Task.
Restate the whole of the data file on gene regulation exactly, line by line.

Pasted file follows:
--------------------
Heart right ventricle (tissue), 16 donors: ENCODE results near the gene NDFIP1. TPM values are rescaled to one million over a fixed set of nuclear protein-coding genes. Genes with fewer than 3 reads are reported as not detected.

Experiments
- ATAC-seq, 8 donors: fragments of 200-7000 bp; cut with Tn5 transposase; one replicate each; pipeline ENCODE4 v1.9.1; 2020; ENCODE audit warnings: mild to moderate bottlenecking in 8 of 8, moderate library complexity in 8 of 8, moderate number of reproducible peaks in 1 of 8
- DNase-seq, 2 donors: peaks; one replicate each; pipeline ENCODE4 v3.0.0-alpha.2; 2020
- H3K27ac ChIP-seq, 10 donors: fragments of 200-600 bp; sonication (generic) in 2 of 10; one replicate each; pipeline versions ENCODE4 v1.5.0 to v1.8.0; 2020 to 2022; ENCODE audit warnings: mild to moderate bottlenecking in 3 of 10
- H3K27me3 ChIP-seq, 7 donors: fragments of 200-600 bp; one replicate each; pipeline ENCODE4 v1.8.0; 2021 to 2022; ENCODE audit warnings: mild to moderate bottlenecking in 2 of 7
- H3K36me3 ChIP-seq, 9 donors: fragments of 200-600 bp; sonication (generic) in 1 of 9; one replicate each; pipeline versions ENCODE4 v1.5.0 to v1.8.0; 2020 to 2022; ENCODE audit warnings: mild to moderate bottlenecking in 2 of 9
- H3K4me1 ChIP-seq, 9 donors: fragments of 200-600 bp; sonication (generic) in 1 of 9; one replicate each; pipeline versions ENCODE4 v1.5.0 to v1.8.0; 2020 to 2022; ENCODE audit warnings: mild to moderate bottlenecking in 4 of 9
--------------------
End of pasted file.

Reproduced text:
Heart right ventricle (tissue), 16 donors: ENCODE results near the gene NDFIP1. TPM values are rescaled to one million over a fixed set of nuclear protein-coding genes. Genes with fewer than 3 reads are reported as not detected.

Experiments
- ATAC-seq, 8 donors: fragments of 200-7000 bp; cut with Tn5 transposase; one replicate each; pipeline ENCODE4 v1.9.1; 2020; ENCODE audit warnings: mild to moderate bottlenecking in 8 of 8, moderate library complexity in 8 of 8, moderate number of reproducible peaks in 1 of 8
- DNase-seq, 2 donors: peaks; one replicate each; pipeline ENCODE4 v3.0.0-alpha.2; 2020
- H3K27ac ChIP-seq, 10 donors: fragments of 200-600 bp; sonication (generic) in 2 of 10; one replicate each; pipeline versions ENCODE4 v1.5.0 to v1.8.0; 2020 to 2022; ENCODE audit warnings: mild to moderate bottlenecking in 3 of 10
- H3K27me3 ChIP-seq, 7 donors: fragments of 200-600 bp; one replicate each; pipeline ENCODE4 v1.8.0; 2021 to 2022; ENCODE audit warnings: mild to moderate bottlenecking in 2 of 7
- H3K36me3 ChIP-seq, 9 donors: fragments of 200-600 bp; sonication (generic) in 1 of 9; one replicate each; pipeline versions ENCODE4 v1.5.0 to v1.8.0; 2020 to 2022; ENCODE audit warnings: mild to moderate bottlenecking in 2 of 9
- H3K4me1 ChIP-seq, 9 donors: fragments of 200-600 bp; sonication (generic) in 1 of 9; one replicate each; pipeline versions ENCODE4 v1.5.0 to v1.8.0; 2020 to 2022; ENCODE audit warnings: mild to moderate bottlenecking in 4 of 9